Kenya gained independence in 1963 and the stability that followed led to a period of economic growth until 1976. Recession, corruption and foreign debt eroded this.
A severe drought from 1999 to 2000 compounded Kenya’s problems, reducing agricultural output and causing water and energy rationing.
About half the population live below the poverty line and the nation’s capital has a huge population of slum dwellers. Over 60,000 children live on the streets of Nairobi. Additionally, a tremendous influx of Somalian refugees now inhabits camps along the border between the two countries.
Kenya has suffered from extended droughts, claims of corruption and clashes with Somalian militias. HIV/AIDS is also a major problem, with 14% of the Kenyan population infected.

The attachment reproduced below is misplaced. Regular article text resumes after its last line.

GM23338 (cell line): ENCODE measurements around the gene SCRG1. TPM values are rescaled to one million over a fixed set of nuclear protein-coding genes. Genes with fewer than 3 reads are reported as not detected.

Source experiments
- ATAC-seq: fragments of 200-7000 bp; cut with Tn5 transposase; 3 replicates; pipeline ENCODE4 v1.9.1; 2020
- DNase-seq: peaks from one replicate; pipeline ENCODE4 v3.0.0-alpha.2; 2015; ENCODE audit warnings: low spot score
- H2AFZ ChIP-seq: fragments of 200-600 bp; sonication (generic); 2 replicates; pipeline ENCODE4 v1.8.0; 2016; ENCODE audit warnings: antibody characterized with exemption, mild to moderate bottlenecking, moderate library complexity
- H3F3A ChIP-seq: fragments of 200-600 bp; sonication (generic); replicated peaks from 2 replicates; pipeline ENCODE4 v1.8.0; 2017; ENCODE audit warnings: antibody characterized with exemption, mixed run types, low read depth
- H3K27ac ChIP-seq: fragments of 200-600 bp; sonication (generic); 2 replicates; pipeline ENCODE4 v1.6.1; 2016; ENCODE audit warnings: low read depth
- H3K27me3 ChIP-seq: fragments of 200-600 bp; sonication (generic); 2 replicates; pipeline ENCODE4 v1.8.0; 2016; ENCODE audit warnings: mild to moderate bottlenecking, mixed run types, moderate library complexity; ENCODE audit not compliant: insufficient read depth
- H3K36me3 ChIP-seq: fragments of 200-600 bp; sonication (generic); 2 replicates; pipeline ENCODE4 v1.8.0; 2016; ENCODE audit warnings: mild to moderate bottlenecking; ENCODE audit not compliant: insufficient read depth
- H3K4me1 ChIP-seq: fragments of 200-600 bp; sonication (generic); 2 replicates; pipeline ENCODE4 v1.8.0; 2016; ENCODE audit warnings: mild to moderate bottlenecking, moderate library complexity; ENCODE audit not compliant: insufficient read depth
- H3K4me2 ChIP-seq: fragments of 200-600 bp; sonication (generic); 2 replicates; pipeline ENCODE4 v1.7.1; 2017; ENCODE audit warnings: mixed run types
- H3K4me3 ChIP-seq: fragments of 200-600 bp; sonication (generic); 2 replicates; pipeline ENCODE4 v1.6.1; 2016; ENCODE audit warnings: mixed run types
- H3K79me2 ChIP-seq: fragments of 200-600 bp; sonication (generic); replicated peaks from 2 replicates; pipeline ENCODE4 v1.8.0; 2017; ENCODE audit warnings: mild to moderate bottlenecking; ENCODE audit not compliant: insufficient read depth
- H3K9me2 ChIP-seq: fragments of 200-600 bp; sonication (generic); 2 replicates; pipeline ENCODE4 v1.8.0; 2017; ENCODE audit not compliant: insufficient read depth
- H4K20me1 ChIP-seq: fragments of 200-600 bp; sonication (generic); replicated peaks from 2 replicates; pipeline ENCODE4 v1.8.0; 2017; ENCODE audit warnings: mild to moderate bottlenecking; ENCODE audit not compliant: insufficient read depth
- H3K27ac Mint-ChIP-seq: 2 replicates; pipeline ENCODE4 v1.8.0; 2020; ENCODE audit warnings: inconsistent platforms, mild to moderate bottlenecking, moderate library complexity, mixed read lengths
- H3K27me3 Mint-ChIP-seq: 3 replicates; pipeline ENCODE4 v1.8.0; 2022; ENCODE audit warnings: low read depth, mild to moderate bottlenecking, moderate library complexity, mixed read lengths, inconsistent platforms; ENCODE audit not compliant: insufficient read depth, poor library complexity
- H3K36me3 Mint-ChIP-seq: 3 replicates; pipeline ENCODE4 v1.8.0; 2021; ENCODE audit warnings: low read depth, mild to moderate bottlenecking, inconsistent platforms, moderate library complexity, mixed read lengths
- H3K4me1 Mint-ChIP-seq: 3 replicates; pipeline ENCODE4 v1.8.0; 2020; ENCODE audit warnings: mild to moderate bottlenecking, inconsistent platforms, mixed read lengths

There is full freedom of religion in Kenya and much of the population professes to be Christian. Kenya has 33.8% (approx 16.4 million) evangelical Christians, approximately equal to the number in Europe and the highest proportion in Africa. However, nominalism is a problem and though 77.5% of Kenyans are ‘Christian’, only a small portion of the population goes to church.
- Region: Africa
- Capital: Nairobi
- Population: 48.4 million
- Area: 580,367 km2
- Religions: Protestant 33.3%, independent Christian 21.6%, Roman Catholic 12.2%, Muslim 12.2%, Anglican 10.3%, ethnic religions 9%
- Languages: English and Kiswahili (official), numerous indigenous languages